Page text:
There are seven people at Zebra who can say they “were there when” the company made its initial public offering (IPO) on August 15, 1991. Tom Zwier is one of them.
He may not remember exactly where he was that day or what project he was working on, but the mechanical engineer remembers the feeling he had. The work they were doing was important – game changing even for people everywhere, not just the customers he was supporting day in and day out. It’s a feeling he still has today. It’s part of the reason why he has stuck with The Herd all these years. Keep reading to find out what it was like to work alongside Zebra’s founders and why he was a bit shocked to see their “far-fetched” vision for the company come true…
Your Edge Blog Team: How did you find Zebra? Or did we find you?
Tom: I was looking for a new job and had a headhunter scheduling interviews for me. None of those companies excited me in any way. I happened to see a small ad in a local newspaper for Data Specialties Incorporated (DSI) in Northbrook, Illinois, so I scheduled an interview. I immediately felt at ease during the interview. The man that interviewed me was personable, friendly, and rather laid back. The place was quite small and had a family atmosphere. The electro-mechanical products were quite interesting to me. And the company’s suburban location was exactly where I wanted to work.
Your Edge Blog Team: How did you end up working with our Custom Application Group (CAG) in Lincolnshire, Illinois?
Tom: I have always been in mechanical engineering in some form. I was hired to work in the Manufacturing Engineering group of DSI in 1981. I was transferred to New Product Engineering soon after to assist with the development of the first barcode printer we developed. I continued to work in New Product Engineering for many years and was eventually asked to help start a Manufacturing Engineering department, now called Sustaining Engineering. Once that got going, I went back to New Product Engineering for a while. I was then asked to join a new group created for Zebra to add RFID capability to our printers. Once we had RFID going, the group was disbanded and I went back to New Products for a bit before being asked to work in the CAG. After a few years in CAG, I went back to New Products to support the development of a new RFID print engine and the ZT600 Series industrial printers. Last September, I was reassigned to CAG again and am now responsible for mechanical customizations of Zebra products for customers.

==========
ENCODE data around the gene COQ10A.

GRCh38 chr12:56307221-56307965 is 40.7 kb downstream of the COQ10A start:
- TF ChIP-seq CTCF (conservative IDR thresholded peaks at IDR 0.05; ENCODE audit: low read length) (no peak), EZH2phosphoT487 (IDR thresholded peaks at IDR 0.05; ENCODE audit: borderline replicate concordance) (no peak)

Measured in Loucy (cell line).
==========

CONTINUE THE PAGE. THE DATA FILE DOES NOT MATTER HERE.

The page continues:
Your Edge Blog Team: Wow, it sounds like you’ve had the opportunity to contribute to Zebra’s growth – and our customers’ success – in some big ways. Do you remember what you were working on for Zebra at the time of the IPO (August 15, 1991)?
Tom: No specific recollections, but Zebra was constantly creating new and better printers, as we continue to do today.
Your Edge Blog Team: What was the vision for the company at the time, as you recall it?
Tom: The company’s founders Ed Kaplan and Gary Cless often talked about Zebra becoming the next IBM. As a company that had 89 employees in a tiny building in Northbrook, Illinois, I have to admit that seemed a bit far-fetched at the time.
Your Edge Blog Team: What other milestones do you remember Zebra reaching at that time?
Tom: One thing I remember about those days is that every quarter, without fail, our sales figures had double-digit increases, many times over 20%.
Your Edge Blog Team: Why have you chosen to stay with Zebra so long?
Tom: Zebra has always surrounded me with wonderful co-workers and has always treated me well. I have always been happy and proud to work here and have no desire to work anyplace else. But it also works both ways. To borrow an analogy from the pro sports world, I feel like the draft choice that is fortunate enough to finish his career with the team that drafted him, humbled and proud.
Your Edge Blog Team: What’s your best memory as a Zebra?
Tom: Working shoulder to shoulder with Ed Kaplan and Gary Cless as we developed the first barcode printer.
Your Edge Blog Team: If you could put one Zebra-related item in a time capsule today to be opened 30 years from now, what would it be?
Tom: I would have to say a “Zebra” printer, our first barcode printer. It’s the machine that got this whole ball rolling, that helped DSI transform into Zebra Technologies, so it would be a good addition.
Your Edge Blog Team: What do you think will define Zebra 30 years from now? What kind of company do you envision Zebra evolving into?
Tom: To tell you the truth, I never envisioned Zebra becoming the company it is today. From barely $12 million in sales per year to billions is absolutely amazing. From 89 employees in one location to 8,800 worldwide is beyond belief. From what, $12 per share to over $500? And we keep getting bigger and stronger every year.
I am so very proud to be one of the last original “Zebras”, to have contributed to the company’s successes, and to be associated with everyone here. It’s been one heck of a ride!
You can read more about the vision set forth by Zebra’s founders (and how DSI came to be Zebra) in this blog post.